I am so sorry for your loss. I cannot imagine the pain of burying a child, no matter the age. I did not mean to trivialize anyone’s suffering from such a loss. I also find some of those sayings hollow.

    I agree; these types of tragedies are beyond human comprehension. Of course there will always be anger, but right now my brother in law blames himself. My point was that he needs to make peace with the fact that he was not/is not in control of my sister’s recovery. Good or bad, it’s all in the hands of HKBH. The circumstances of my sister’s accident and resulting disability are so bizarre, it could only have happened with Divine Intervention. IMHO, in order for my BIL to continue to function he must come to that realization and forgive himself.

  15. AMR; your post was extremely moving, and i felt quite sad after reading it. i pray that your family will have strength and comfort. It sounds like you have found strength to take a strong approach to life and to your family.

    It sounds from your post like you have a very strong conversation with Hashem. I am very moved by your thoughtfulness and insight.

    I wish i had the wisdom and insight to answer your points and ideas. i certainly do not, and have only a fraction of the deep wisdom which one might find in a rabbi or other Torah scholar who might be able to properly address these ideas and concepts. However, I wanted to express my deep gratitude to you for your heartfelt and moving ideas in your post. thanks so much.

  16. Always a BT

    I am at once both happy and sad for you. I am saddened that you are going through this trying time and I hope both for you and your sister that soon you will be released from this state so that both of you can move on.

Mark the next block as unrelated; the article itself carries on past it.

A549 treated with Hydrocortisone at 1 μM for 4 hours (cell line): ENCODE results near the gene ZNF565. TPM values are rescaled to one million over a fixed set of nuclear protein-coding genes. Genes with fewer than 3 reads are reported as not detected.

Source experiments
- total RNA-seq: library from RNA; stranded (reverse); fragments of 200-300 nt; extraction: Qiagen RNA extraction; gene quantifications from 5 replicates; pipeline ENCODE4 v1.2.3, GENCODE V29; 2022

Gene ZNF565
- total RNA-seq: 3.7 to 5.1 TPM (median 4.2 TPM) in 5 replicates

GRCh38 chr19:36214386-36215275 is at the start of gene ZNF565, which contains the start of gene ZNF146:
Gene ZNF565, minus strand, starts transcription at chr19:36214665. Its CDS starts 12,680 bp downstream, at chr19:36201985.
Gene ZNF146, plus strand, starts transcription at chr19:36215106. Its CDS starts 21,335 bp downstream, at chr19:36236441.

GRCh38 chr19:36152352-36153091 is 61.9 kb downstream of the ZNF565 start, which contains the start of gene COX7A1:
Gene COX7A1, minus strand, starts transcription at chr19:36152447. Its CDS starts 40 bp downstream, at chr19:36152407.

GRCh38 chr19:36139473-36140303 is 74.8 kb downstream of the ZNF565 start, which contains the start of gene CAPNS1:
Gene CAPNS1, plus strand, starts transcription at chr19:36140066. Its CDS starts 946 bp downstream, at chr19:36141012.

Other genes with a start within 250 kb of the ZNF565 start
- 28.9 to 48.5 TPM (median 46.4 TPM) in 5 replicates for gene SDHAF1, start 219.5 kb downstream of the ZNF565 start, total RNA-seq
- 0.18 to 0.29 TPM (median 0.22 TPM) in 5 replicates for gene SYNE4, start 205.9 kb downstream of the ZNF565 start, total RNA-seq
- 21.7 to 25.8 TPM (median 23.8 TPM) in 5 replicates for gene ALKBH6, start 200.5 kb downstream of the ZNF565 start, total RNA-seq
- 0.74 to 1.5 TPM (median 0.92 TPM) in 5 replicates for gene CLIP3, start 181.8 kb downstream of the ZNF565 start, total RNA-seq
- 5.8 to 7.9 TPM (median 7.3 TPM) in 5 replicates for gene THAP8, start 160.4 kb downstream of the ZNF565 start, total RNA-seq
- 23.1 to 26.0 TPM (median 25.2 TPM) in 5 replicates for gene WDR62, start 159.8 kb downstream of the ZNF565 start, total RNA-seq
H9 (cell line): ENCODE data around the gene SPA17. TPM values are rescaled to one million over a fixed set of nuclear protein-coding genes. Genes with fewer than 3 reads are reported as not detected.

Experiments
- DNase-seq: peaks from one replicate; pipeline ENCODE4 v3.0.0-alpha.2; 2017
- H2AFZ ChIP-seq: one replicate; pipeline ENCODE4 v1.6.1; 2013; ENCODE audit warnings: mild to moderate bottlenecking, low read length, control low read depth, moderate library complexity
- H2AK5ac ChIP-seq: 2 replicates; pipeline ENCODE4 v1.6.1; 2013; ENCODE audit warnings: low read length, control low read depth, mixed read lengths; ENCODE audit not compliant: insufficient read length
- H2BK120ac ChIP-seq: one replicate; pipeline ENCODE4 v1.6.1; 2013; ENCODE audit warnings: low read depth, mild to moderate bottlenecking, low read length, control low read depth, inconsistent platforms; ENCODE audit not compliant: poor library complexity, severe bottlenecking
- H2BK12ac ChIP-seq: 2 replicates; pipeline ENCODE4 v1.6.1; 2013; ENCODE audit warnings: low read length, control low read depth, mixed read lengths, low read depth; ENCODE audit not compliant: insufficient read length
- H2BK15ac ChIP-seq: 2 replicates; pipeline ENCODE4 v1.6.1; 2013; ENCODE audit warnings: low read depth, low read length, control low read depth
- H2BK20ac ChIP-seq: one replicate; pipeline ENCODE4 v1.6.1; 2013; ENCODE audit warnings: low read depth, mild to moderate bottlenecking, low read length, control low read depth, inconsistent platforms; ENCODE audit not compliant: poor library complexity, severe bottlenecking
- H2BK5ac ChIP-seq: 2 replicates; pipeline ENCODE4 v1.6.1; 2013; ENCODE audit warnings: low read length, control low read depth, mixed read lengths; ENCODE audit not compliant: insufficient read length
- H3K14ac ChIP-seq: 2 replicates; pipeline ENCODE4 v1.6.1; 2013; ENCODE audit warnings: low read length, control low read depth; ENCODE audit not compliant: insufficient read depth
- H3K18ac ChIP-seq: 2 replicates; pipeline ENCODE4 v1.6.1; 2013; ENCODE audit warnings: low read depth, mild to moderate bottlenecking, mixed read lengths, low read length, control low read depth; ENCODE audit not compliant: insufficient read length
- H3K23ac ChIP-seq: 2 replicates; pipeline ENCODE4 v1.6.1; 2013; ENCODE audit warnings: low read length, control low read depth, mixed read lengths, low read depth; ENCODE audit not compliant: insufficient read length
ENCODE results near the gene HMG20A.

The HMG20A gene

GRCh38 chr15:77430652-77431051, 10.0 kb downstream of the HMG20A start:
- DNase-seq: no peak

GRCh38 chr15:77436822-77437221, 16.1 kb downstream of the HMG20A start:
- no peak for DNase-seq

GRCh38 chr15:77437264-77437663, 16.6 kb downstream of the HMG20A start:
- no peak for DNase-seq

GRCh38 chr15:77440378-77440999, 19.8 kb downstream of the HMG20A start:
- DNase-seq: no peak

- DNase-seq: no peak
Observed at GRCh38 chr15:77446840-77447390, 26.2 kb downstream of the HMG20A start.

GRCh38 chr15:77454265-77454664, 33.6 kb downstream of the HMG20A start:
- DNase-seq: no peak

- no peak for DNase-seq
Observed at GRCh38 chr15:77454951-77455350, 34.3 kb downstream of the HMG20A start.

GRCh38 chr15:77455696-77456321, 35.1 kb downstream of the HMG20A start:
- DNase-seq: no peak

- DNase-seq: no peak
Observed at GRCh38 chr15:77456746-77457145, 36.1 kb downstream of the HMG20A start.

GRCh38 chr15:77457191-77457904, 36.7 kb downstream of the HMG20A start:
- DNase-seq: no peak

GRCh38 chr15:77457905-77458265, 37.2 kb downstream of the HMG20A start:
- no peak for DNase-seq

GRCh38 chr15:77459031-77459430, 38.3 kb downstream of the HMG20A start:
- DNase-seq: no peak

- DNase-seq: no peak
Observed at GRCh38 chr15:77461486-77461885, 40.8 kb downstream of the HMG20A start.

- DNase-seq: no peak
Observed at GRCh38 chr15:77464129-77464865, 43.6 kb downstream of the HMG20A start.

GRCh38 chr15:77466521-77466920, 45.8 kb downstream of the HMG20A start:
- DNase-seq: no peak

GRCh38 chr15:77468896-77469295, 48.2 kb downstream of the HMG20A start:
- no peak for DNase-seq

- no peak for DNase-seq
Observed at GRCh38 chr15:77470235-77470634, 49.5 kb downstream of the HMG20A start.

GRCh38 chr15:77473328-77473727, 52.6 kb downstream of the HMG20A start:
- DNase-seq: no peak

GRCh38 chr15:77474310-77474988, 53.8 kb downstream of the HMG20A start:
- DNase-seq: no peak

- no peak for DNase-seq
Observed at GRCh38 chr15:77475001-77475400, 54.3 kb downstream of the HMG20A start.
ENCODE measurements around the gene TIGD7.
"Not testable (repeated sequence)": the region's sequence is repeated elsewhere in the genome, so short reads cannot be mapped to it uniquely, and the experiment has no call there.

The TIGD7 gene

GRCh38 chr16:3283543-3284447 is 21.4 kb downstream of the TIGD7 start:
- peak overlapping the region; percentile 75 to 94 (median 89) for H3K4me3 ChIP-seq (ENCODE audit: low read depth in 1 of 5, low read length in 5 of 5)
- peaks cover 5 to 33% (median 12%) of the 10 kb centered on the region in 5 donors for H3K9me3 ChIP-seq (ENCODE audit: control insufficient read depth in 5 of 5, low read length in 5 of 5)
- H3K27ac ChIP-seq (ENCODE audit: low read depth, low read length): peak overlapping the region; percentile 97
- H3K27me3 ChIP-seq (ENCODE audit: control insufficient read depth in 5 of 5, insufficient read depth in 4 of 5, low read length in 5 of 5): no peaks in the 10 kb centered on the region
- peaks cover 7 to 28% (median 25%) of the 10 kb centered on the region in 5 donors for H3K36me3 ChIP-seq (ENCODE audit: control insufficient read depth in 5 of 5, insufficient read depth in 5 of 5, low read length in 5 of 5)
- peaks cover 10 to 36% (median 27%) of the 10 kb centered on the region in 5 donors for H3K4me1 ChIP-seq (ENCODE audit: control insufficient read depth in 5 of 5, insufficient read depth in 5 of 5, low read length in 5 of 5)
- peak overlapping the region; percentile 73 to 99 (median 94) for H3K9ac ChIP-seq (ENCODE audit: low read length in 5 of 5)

I am happy that you find comfort in HKBH running our lives.

    I am not disconnected from Torah.

    I have buried a daughter who was almost 14 a number of years ago, and I find no comfort in HKBH running our lives OR that everything is for the good, somehow, OR in the saying of HKBH only metes out to an individual what they can bear. I find these words empty.

    Ultimately I am left with the feeling of lack of conversation with HKBH. HKBH no longer spoke with Avraham after the Akeidah I can only imagine how Avraham felt.

    In a few weeks time we will read of Moshe Rabeinu’s ultimate question – Please Hashem show me Your Continence. Was Moshe asking to see the face of Hashem or perhaps to gain the answer to the ultimate question.

    Perhaps it was the latter since Hashem would only show Moshe Hashem’s back.

    In my mind this means we can only understand the results but not the reasons.
    Why can we not understand the reasons? For that question I have no answer.


  17. I am not convinced that frum people are more able to deal with illness than non-frum people. It depends on the family, the illness, the entire situation.

    I read a very interesting post by Rabbi Alan Brill about how frum Jews are less accepting of the inevitable than other communities, how often they even refuse to accept that a Stage V cancer has no hope for recovery and demand all sorts of treatments that don’t prolong life or increase quality of life.

    Naturally, any statement about how different groups deal with illness, suffering, and death will be a gross generalization.